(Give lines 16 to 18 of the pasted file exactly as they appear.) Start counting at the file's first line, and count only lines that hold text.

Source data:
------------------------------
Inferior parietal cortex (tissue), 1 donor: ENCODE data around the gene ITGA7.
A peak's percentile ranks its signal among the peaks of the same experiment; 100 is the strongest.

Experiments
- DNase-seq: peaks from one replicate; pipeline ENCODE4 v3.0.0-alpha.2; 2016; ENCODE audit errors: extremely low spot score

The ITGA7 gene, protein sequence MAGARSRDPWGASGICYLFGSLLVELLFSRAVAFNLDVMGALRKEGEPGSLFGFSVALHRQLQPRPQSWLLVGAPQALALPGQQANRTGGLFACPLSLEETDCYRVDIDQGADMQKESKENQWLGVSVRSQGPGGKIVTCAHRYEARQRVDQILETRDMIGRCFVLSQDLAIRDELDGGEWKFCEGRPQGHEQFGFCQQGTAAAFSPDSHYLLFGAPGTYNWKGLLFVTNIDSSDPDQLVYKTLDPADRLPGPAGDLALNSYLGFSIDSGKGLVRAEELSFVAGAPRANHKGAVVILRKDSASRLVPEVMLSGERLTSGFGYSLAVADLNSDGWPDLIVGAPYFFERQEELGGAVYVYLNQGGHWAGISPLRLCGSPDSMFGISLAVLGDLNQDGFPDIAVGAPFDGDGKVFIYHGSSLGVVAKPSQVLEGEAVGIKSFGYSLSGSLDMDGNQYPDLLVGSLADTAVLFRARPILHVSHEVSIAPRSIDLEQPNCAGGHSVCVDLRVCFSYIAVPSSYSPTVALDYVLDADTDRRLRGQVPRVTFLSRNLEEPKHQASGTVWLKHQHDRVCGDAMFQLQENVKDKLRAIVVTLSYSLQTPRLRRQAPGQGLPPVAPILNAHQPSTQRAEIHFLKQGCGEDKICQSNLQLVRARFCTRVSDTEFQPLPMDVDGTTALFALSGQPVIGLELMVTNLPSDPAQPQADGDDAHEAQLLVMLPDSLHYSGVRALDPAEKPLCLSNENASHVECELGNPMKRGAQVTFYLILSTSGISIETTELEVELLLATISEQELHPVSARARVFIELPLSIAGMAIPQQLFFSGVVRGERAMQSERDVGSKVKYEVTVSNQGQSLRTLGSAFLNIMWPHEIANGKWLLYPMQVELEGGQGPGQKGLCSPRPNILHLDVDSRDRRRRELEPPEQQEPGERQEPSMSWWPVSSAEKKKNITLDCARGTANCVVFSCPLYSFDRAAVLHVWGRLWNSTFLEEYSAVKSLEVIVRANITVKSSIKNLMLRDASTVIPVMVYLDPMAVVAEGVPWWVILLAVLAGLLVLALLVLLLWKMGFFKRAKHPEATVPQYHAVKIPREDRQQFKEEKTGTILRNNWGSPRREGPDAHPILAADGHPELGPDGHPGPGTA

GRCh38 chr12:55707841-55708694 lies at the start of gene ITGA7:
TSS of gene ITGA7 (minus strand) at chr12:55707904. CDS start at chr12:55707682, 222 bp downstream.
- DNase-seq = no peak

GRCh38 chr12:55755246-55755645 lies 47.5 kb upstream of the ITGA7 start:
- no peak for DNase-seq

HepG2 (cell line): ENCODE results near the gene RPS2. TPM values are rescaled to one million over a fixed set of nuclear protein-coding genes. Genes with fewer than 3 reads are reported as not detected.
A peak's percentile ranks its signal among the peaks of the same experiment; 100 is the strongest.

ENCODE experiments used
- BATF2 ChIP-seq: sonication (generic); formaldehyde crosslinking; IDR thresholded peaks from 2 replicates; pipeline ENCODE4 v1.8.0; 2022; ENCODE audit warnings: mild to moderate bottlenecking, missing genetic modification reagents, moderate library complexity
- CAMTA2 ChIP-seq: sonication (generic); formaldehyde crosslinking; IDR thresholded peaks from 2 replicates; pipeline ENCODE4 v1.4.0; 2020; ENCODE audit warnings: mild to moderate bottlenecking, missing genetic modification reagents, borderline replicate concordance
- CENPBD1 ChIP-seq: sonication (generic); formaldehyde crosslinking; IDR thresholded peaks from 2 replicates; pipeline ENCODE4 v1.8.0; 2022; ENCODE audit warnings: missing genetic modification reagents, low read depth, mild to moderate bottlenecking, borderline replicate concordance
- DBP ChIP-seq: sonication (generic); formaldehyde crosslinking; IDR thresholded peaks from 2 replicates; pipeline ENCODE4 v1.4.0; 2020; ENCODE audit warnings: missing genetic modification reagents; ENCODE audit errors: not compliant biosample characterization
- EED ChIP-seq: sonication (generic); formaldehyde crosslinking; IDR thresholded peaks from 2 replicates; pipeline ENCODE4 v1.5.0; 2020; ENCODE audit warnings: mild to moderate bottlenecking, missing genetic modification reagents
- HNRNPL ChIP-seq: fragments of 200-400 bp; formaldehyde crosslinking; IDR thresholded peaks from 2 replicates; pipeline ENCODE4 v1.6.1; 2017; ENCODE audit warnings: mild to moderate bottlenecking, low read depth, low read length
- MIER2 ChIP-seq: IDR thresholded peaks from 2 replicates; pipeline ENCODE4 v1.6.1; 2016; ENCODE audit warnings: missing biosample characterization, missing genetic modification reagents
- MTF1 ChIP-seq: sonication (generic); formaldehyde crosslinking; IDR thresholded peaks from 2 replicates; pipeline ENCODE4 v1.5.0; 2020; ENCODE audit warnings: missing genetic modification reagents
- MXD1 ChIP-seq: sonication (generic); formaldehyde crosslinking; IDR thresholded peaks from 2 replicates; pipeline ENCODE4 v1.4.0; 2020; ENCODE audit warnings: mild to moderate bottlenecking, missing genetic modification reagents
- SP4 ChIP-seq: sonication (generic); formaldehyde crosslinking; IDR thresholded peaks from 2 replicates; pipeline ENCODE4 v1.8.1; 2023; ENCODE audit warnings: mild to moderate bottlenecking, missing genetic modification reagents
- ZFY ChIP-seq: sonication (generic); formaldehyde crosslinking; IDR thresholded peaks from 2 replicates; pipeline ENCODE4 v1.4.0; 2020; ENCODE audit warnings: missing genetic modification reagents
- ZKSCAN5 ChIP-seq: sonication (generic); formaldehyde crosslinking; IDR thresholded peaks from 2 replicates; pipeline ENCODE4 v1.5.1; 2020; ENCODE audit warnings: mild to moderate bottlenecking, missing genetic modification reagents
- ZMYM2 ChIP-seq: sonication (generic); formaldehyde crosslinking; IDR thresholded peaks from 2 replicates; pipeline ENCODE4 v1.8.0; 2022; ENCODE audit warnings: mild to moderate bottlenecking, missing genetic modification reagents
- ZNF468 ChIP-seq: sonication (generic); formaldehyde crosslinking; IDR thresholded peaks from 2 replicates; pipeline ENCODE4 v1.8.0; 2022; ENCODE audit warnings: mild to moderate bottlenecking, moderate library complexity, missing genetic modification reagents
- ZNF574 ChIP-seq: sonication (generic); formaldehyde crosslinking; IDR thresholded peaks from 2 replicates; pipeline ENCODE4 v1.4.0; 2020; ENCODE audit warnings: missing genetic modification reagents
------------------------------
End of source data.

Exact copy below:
- CENPBD1 ChIP-seq: sonication (generic); formaldehyde crosslinking; IDR thresholded peaks from 2 replicates; pipeline ENCODE4 v1.8.0; 2022; ENCODE audit warnings: missing genetic modification reagents, low read depth, mild to moderate bottlenecking, borderline replicate concordance
- DBP ChIP-seq: sonication (generic); formaldehyde crosslinking; IDR thresholded peaks from 2 replicates; pipeline ENCODE4 v1.4.0; 2020; ENCODE audit warnings: missing genetic modification reagents; ENCODE audit errors: not compliant biosample characterization
- EED ChIP-seq: sonication (generic); formaldehyde crosslinking; IDR thresholded peaks from 2 replicates; pipeline ENCODE4 v1.5.0; 2020; ENCODE audit warnings: mild to moderate bottlenecking, missing genetic modification reagents